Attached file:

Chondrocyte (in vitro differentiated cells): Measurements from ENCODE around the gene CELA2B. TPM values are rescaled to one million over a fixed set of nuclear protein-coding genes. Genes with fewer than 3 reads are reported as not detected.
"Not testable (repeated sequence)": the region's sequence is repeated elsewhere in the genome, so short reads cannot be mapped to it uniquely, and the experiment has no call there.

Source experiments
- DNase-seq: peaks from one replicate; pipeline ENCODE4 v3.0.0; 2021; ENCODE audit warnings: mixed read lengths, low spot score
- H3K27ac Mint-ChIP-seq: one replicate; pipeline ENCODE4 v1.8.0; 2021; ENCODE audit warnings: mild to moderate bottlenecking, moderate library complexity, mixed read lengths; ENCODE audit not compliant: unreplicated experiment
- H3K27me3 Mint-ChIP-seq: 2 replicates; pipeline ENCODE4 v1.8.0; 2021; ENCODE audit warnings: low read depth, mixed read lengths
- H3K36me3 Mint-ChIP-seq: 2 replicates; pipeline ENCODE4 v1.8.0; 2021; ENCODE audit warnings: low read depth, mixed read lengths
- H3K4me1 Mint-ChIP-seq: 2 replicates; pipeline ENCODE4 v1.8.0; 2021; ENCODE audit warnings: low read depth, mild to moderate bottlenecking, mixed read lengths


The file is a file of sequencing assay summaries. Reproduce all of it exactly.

Chondrocyte (in vitro differentiated cells): Measurements from ENCODE around the gene CELA2B. TPM values are rescaled to one million over a fixed set of nuclear protein-coding genes. Genes with fewer than 3 reads are reported as not detected.
"Not testable (repeated sequence)": the region's sequence is repeated elsewhere in the genome, so short reads cannot be mapped to it uniquely, and the experiment has no call there.

Source experiments
- DNase-seq: peaks from one replicate; pipeline ENCODE4 v3.0.0; 2021; ENCODE audit warnings: mixed read lengths, low spot score
- H3K27ac Mint-ChIP-seq: one replicate; pipeline ENCODE4 v1.8.0; 2021; ENCODE audit warnings: mild to moderate bottlenecking, moderate library complexity, mixed read lengths; ENCODE audit not compliant: unreplicated experiment
- H3K27me3 Mint-ChIP-seq: 2 replicates; pipeline ENCODE4 v1.8.0; 2021; ENCODE audit warnings: low read depth, mixed read lengths
- H3K36me3 Mint-ChIP-seq: 2 replicates; pipeline ENCODE4 v1.8.0; 2021; ENCODE audit warnings: low read depth, mixed read lengths
- H3K4me1 Mint-ChIP-seq: 2 replicates; pipeline ENCODE4 v1.8.0; 2021; ENCODE audit warnings: low read depth, mild to moderate bottlenecking, mixed read lengths